This Is the Garden - Excerpt
[. . .]
I’m in the odd position of having to keep our conversation going even though we can’t meet and we can’t talk. A conversation’s only possible between two people who know and accept one another, who have a reciprocal relationship; in our case, this reciprocity must be set aside. I assure you I’m not happy about this, and if my letter is some type of written monologue, please understand I never wanted to keep you from answering; I’m just looking out for my personal safety. From a strictly technical point of view, I also could have called; that probably wouldn’t be too risky, but a phone call wouldn’t work. As soon as I said, “I’m the one who stole your purse” (and something like that over the phone can only sound ugly), you’d have an immediate emotional reaction, and that would be the end of any normal conversation. No matter how you react to the first read, this letter will still be there, so you can read it a second time, after your head’s cleared. Besides, I think a letter is the best method for saying what needs saying, and as clearly as possible: if you can revise, you can be more precise, more honest. But maybe since speech is more spontaneous, you think it’s more honest. A lot of people do. I know plenty of businessmen who’d rather take an exhausting, expensive trip than close a deal without meeting the other party face-to-face. You’ve got to believe me—I’m being absolutely truthful here—I don’t think a person can lie in writing: you can lie out loud, and what you say won’t leave a trace; and your words can mean one thing while your tone, your expression, can mean something else. But a piece of writing can be read over, mulled over, so I really don’t think it’s possible to insert lies without leaving some trace of evidence behind. What I mean is that in a letter, even if you want to tell the truth but can’t, maybe you’re too cautious or shy, there’s an involuntary truth that seems to come out anyway that’s impossible to avoid.
So I have to confess I spent some time reading your two letters, even if they weren’t mine. I’ve never found letters in a purse before, and I had this vague notion that a letter, like someone’s medicine, might hold some crucial piece of information, some address or recommendation. I’m not used to writing letters—it feels a bit awkward. Reading this, I can see I’m drawing a strange portrait of a thief as someone not exactly “honest,” but “sensitive,” anyway. I must admit I’m not at all interested in making the consequences of my thefts out to be more serious than they really are. I’ll take responsibility for a theft, but in some ways I don’t want to be held responsible (e.g., in front of a judge) for someone else’s life. I don’t want you to get the wrong idea about me, and perhaps that’s making me too verbose; my apologies. I have to say that I’m not inclined to think of myself as a thief. I live this way because I want to, but if someone else chooses a different lifestyle, I don’t hold it against him. There’s plenty of wealth to go around in this world, and I don’t think you can criticize someone if he limits himself to taking only what he needs. I don’t like harming people more than I gain for myself. This is a good rule of caution—maybe it’s the first rule of caution. I’m not some addict who just goes out and steals for a fix. I want you to understand this, even if it’s also true that I consider a certain number of cigarettes a day to be something I need. Since you didn’t have cigarettes or a lighter in your purse, you must not smoke, so what I consider a “need,” you might not find all that convincing. I’ll admit: I want to make a good impression.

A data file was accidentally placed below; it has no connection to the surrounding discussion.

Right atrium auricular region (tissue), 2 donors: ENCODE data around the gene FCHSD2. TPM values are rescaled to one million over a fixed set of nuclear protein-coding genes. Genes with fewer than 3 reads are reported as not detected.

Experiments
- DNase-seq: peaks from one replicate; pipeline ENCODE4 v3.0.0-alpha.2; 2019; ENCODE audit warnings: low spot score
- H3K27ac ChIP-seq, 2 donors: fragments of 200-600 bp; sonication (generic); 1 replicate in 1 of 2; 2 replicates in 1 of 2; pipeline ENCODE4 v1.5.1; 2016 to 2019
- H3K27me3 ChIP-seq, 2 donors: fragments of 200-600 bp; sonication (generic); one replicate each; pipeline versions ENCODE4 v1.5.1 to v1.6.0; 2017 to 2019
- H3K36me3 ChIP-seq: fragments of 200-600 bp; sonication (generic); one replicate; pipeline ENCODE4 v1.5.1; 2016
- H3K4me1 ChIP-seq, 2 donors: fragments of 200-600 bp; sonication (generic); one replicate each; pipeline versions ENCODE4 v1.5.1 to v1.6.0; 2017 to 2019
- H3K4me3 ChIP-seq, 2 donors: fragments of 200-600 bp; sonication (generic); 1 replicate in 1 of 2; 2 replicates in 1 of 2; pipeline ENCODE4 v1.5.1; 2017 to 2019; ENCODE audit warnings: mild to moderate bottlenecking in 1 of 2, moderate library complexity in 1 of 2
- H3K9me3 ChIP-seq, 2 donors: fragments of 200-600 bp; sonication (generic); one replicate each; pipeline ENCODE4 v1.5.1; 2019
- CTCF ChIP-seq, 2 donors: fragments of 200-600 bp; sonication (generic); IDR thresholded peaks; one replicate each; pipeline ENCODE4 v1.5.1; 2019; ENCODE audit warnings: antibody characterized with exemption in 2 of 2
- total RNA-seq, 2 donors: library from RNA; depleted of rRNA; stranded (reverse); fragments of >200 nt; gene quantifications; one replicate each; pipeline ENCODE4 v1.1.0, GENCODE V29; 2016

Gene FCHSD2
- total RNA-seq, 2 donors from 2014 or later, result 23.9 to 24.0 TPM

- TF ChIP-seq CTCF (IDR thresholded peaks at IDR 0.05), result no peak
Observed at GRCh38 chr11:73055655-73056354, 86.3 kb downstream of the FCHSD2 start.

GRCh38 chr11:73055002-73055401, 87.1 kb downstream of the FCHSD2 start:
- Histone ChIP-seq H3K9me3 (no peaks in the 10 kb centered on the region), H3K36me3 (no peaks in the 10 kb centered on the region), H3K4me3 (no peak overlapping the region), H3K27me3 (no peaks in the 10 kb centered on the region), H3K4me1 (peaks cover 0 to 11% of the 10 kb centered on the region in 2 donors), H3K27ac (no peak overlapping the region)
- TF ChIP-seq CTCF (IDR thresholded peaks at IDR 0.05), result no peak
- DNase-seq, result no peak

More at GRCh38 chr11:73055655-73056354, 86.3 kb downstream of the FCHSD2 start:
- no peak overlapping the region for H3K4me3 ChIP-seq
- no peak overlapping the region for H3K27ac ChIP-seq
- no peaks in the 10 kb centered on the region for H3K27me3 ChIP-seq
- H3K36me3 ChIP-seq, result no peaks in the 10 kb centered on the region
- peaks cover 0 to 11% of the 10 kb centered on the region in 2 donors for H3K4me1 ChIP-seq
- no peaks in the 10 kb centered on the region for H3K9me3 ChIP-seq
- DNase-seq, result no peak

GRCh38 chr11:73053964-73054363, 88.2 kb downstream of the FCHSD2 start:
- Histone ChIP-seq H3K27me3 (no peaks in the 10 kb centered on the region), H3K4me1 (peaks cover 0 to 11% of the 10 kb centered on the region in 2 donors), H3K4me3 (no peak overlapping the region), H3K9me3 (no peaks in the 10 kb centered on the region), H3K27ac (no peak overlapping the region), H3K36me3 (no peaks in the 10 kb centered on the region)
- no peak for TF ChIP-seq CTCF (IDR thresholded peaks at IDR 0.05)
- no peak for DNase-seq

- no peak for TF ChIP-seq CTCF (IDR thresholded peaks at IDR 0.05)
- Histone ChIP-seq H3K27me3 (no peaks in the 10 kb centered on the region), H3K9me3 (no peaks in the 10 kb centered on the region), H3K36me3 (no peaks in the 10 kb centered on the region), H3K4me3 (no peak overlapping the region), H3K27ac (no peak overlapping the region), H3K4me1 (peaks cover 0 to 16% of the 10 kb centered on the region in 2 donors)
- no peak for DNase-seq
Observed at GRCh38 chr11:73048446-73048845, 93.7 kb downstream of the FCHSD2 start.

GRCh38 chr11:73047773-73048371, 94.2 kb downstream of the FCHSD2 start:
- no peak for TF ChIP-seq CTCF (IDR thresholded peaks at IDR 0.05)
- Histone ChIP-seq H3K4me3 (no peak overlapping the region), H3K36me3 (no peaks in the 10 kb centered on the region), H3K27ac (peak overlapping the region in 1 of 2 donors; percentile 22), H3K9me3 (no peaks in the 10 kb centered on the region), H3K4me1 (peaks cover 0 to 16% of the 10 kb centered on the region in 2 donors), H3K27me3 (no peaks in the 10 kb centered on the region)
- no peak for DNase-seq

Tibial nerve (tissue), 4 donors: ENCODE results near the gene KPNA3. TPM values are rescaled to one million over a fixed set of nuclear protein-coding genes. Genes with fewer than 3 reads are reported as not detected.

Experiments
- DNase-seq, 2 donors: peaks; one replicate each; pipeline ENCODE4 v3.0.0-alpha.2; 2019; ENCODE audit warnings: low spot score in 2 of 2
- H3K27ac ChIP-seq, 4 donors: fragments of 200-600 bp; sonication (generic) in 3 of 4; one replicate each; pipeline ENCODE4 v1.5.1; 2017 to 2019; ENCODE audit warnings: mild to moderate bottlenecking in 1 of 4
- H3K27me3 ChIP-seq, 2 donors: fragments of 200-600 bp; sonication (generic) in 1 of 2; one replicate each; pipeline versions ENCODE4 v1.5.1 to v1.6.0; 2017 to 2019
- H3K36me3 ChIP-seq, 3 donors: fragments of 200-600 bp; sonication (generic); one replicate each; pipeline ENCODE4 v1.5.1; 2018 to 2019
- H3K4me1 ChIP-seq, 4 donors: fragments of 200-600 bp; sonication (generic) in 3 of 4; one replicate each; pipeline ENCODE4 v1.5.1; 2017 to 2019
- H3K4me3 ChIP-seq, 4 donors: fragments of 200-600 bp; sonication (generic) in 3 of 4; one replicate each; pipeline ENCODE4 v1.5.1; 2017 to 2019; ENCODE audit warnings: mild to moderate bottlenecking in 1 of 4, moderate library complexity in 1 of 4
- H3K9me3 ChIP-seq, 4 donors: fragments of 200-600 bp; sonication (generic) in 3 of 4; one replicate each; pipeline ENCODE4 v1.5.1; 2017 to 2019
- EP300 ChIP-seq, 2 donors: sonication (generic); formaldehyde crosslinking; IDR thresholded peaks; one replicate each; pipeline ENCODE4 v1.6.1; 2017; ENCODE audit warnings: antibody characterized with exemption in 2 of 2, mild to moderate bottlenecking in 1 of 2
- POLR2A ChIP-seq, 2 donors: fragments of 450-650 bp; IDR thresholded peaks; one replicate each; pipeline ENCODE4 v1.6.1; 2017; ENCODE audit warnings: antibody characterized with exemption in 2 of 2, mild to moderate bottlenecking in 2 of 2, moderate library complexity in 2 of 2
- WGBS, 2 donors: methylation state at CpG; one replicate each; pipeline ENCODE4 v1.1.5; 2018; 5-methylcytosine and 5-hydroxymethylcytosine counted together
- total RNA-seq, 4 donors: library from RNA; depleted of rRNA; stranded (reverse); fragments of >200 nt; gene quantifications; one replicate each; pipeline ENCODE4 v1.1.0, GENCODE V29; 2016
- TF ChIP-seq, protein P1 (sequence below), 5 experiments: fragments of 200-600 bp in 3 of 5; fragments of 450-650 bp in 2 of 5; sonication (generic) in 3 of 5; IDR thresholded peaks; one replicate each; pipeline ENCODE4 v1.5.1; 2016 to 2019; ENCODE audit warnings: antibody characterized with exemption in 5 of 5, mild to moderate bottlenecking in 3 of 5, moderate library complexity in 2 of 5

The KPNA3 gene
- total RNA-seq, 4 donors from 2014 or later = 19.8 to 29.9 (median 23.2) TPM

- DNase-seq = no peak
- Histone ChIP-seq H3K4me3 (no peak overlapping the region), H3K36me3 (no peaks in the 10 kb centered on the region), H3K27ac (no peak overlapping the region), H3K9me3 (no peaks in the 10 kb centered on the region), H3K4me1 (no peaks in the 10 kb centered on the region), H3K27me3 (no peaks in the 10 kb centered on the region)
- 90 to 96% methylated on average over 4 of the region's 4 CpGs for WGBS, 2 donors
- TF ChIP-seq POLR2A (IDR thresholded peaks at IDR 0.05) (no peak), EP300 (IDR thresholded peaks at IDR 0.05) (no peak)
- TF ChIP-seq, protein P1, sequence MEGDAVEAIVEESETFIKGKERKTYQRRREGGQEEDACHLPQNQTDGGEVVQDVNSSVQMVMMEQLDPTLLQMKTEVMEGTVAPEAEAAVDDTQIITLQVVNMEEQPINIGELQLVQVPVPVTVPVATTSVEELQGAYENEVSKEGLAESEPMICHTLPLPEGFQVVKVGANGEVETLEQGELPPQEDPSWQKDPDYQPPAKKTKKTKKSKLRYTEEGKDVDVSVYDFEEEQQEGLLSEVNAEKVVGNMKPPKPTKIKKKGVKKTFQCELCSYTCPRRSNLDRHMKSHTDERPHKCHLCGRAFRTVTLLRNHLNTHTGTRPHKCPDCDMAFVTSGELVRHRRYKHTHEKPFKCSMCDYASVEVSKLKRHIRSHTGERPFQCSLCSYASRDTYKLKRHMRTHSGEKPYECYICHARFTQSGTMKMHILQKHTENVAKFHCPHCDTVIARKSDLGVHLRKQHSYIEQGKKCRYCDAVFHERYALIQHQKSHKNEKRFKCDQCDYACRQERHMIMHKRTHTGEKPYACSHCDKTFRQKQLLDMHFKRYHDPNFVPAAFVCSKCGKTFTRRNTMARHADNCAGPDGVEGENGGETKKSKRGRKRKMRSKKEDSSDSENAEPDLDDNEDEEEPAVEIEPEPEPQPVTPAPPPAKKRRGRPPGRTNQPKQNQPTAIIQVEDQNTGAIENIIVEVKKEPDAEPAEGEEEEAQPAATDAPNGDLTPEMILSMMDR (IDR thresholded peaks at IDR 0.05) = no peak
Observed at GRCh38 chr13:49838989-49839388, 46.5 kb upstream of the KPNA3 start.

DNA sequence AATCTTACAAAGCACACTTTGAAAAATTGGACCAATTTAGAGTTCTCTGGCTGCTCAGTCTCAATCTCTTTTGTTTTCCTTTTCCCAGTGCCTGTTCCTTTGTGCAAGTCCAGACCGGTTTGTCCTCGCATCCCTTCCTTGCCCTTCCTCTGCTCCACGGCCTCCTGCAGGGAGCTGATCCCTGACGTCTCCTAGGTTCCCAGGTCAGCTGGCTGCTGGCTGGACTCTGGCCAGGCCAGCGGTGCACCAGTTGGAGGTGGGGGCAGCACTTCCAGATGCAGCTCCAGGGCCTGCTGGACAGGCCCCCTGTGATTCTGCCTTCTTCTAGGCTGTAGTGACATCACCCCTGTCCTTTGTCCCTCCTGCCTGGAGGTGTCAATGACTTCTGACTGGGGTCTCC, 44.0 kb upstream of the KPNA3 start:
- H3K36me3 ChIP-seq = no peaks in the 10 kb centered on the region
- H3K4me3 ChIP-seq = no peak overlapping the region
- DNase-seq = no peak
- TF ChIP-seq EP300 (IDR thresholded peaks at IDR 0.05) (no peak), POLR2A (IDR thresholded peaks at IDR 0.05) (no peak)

I do a job a week—that’s usually enough—so I can take my time. It’s a modest living. You know how much money you had in your purse, and you have to trust me when I tell you that this is plenty for one week, even with the small amount I always set aside. I know people who think they live on next to nothing and spend the same amount in just two days—and unlike me, they don’t even pay rent. I try to give money its due, and if deep down you object that I don’t earn my money, consider this: I do get it at some personal risk. I’m extremely careful, I’ve never been caught, and I know if I pay close attention, I can reduce this risk, but I can’t eliminate it entirely. I don’t want you to romanticize me as some criminal character. I’m not in any criminal circles, I don’t know any other working thieves, and most of all, I don’t hang out with fences. But don’t get the idea I look down on these people, either. I stay away to be safe. Fences and chronic thieves (people who steal because that’s the only thing they know) almost always have records, and they all have to do a little informing, just to survive. I don’t want a life that’s always on the inside, on the outside . . . so if I want to keep living the way I live now, and I do, I have to stay as far as I can from this small, side world that I really don’t know anyway, or I know it the way you know it, from what’s in the papers. But I do have to admit, when I find myself with something gold in my hand, I’m awfully tempted.
A couple of years ago, I found a pamphlet under my door, probably slipped under there by some of the parish boys, about a project for digging wells in an extremely dry part of Central Africa. The pamphlet included an address, so about once a month, when I find something valuable (usually gold lighters, but sometimes pens or earrings), that’s where I send it. Maybe this sounds ridiculous, but otherwise, I’d just toss this stuff out, which seems like a waste.
Truthfully, I’m not entirely sure what a thief is. If I happened to meet one, I’d never think of swapping trade secrets. It’s not like we’d have some special bond just because we’re both thieves. No, if I met a thief, I’d watch my wallet.